another "Black Widow" illustration.

My personal favorite of the "Black Widow" illustrations.

An Illustration from "Karen" by Marie Killilea

I have a few of these condensed RD books and the lovely  illustrations are uncredited for some reason.  They even feel nice, the ink is somewhat thick, and smoother than the paper.  These types of bright lithographs would make excellent solvent transfers.  This technique, in which you apply a light coating of solvent, such as gasoline onto the image before pressing it onto another surface, will unfortunately ruin the book though.

The second book I would like to share with you, dear reader is a beautiful thick medical atlas from around 1919.  Entitled, “Health Knowledge” this book, volume II of an unknown number of volumes was published by Medical Distributors Inc.  It boasts “34 Departments Scientifically Illustrated”.  I was lucky enough to find this beauty for only $6 at Value Village, a bargain for a book with as many lovely full colour plates and black and white illustrations in the text.

The cover of "Health Knowledge"

Diseases of the teeth

The above illustration of the jaw and teeth is my favorite in the book.  The colours are so beautiful.  Wouldn’t you just love some stickers or a t-shirt of this image?

A close-up of the jawline

Diseased teeth

Look at those colours!  These diseased teeth are stunning through the eyes of this medical illustrator.  These old medical illustrations are so different from the type of digitally rendered illustrations and plastic models you see today.  Modern medical textbook illustrations are very sterile, the frailty of life, the reality of death, and the experience of aging are filtered through a scientific perspective to achieve a comforting emotional  distance. The old illustrations speak to a different experience with death and disease, a more visceral, yet more romantic connection to the body and aging.  During the Victorian era and into the beginning of the 20th century the notion of death was seen as more poetic, medicine was more of an art.  My sculpture thesis was inspired by the fusion of death, medicine and science at that time.  Take for instance the wax medical models that were produced during that era:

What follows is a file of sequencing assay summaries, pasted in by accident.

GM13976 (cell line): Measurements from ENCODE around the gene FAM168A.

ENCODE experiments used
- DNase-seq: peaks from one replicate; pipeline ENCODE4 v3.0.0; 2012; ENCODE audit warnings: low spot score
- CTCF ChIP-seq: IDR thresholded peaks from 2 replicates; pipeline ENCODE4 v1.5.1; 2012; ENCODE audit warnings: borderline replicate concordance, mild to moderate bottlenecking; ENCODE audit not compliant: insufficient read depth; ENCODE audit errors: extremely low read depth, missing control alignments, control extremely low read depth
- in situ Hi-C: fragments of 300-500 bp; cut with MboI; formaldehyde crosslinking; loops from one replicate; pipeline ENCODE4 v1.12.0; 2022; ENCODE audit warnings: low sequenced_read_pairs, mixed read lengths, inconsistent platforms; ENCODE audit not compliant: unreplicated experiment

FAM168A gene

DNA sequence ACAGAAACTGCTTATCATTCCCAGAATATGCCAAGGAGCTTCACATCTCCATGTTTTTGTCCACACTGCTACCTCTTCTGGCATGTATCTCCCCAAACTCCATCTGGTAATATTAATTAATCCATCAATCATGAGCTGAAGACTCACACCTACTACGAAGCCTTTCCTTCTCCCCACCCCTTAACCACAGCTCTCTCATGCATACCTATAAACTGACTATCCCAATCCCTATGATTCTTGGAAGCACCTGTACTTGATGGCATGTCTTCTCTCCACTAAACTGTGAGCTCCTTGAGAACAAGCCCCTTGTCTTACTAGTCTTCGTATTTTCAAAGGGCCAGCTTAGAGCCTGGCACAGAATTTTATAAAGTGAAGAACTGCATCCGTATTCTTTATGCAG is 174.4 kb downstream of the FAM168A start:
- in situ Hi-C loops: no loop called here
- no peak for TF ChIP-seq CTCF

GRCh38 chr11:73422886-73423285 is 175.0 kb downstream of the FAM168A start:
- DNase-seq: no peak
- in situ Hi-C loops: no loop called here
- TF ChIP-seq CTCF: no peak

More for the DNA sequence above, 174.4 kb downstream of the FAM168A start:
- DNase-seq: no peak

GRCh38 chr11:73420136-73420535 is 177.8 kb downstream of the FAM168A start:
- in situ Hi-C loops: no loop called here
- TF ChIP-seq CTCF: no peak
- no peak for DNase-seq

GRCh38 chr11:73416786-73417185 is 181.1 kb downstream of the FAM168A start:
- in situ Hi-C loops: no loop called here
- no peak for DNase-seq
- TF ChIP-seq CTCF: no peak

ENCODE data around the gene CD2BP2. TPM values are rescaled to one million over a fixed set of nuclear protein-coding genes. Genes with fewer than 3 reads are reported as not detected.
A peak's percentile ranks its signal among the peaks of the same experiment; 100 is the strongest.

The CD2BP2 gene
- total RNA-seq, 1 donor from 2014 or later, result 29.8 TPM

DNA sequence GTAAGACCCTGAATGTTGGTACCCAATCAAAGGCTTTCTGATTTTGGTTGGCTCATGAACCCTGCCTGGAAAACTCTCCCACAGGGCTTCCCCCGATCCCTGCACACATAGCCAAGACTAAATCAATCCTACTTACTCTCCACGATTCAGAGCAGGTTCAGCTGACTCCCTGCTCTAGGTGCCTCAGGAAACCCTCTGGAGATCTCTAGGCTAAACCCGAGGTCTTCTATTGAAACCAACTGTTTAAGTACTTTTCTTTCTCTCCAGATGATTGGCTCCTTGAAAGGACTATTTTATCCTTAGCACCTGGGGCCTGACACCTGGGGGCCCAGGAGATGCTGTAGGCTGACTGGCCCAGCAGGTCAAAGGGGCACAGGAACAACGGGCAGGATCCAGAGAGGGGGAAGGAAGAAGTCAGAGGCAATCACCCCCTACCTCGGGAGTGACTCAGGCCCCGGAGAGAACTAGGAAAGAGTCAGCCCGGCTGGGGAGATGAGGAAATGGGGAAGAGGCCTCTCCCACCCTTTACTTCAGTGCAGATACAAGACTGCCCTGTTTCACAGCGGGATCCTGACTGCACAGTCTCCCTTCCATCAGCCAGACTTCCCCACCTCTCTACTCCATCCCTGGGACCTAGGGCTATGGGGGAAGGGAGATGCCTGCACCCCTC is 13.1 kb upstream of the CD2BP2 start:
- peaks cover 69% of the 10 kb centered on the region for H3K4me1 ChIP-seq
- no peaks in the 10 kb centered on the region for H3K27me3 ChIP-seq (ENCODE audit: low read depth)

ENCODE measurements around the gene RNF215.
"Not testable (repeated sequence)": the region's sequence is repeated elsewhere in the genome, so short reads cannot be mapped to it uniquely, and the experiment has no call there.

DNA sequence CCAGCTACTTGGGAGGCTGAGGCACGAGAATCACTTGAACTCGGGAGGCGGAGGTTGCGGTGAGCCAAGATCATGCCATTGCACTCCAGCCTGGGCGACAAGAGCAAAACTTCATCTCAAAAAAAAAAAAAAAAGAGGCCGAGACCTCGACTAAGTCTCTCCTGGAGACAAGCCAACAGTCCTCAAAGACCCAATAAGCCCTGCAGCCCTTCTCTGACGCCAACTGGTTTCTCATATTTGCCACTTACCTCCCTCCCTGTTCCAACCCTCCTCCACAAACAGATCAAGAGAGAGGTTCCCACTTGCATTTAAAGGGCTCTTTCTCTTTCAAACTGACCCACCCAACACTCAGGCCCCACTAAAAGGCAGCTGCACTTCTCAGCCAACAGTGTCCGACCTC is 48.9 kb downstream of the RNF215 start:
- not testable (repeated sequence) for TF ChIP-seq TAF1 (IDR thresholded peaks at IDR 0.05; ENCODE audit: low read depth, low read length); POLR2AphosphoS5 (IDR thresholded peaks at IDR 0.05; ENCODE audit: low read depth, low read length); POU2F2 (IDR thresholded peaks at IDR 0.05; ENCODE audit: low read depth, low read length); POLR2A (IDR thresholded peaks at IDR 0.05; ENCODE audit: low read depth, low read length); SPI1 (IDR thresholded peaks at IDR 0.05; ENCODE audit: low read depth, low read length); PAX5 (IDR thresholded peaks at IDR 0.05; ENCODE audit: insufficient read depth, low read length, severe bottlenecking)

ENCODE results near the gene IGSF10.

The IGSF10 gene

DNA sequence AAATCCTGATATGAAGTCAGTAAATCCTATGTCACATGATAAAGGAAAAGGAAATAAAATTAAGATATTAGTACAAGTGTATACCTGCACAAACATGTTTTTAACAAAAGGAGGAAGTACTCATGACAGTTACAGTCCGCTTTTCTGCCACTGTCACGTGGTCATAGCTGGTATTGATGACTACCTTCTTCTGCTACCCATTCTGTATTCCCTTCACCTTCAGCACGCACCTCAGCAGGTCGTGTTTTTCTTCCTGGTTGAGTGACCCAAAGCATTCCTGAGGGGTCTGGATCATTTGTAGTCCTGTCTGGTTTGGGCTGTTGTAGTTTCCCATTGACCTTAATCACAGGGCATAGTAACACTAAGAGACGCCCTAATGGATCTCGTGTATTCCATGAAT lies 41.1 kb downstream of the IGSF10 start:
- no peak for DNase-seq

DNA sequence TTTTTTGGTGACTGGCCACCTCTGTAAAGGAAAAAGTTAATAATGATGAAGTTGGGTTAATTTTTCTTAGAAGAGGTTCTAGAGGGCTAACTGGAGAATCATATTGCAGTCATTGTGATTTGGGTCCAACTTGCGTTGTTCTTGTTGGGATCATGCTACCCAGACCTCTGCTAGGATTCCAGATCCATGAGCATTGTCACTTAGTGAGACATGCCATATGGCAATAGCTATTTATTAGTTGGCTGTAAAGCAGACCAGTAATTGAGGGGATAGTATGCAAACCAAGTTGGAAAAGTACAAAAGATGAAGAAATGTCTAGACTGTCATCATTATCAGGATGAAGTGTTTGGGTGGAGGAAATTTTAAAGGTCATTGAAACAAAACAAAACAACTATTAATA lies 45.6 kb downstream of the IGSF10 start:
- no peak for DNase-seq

a wax model of a baby born with syphillis

This is a lithograph of a photo of a wax model of a baby with syphilis.  Notice how it’s mounted on a piece of wood painted black surrounded by white fabric.  Other wax models of this type can be seen mounted on fine stained wood enveloped in silk.  It’s presented like a little jewel, like a little sleeping doll.  Many full body wax models of women were presented in white nightgowns on purple velvet pillows.  It speaks to the body as the original site of entertainment, theatre and show business, which is also evidenced by the development of traveling sideshows that presented preserved body parts and medical oddities, and the dissections done in front of live theatre audiences that were offered to the public at the time.

Check out this colourful illustration of different colours of urine and what ailments they indicate:

a scale of urine colours

Now wouldn’t you just love that image on a shirt?  Perfect for any occasion, am I right?

the joints

And here’s a happy looking fellow:

The black and white illustrations within the text were also nice, my favorites being this skull:

and these two dapper looking fellows in an odd, almost  homo-erotic embrace (not that there’s anything wrong with that)(actually, I think everything is homoerotic, I just love homoeroticism, don’t you, dear reader?):

"Dont look now Edmund, it appears we're being illustrated into a medical book"
"mmm.. yes, quite."

Two books I will treasure forever.

Both books found at Valure Village, 1319 Bloor St. W., Toronto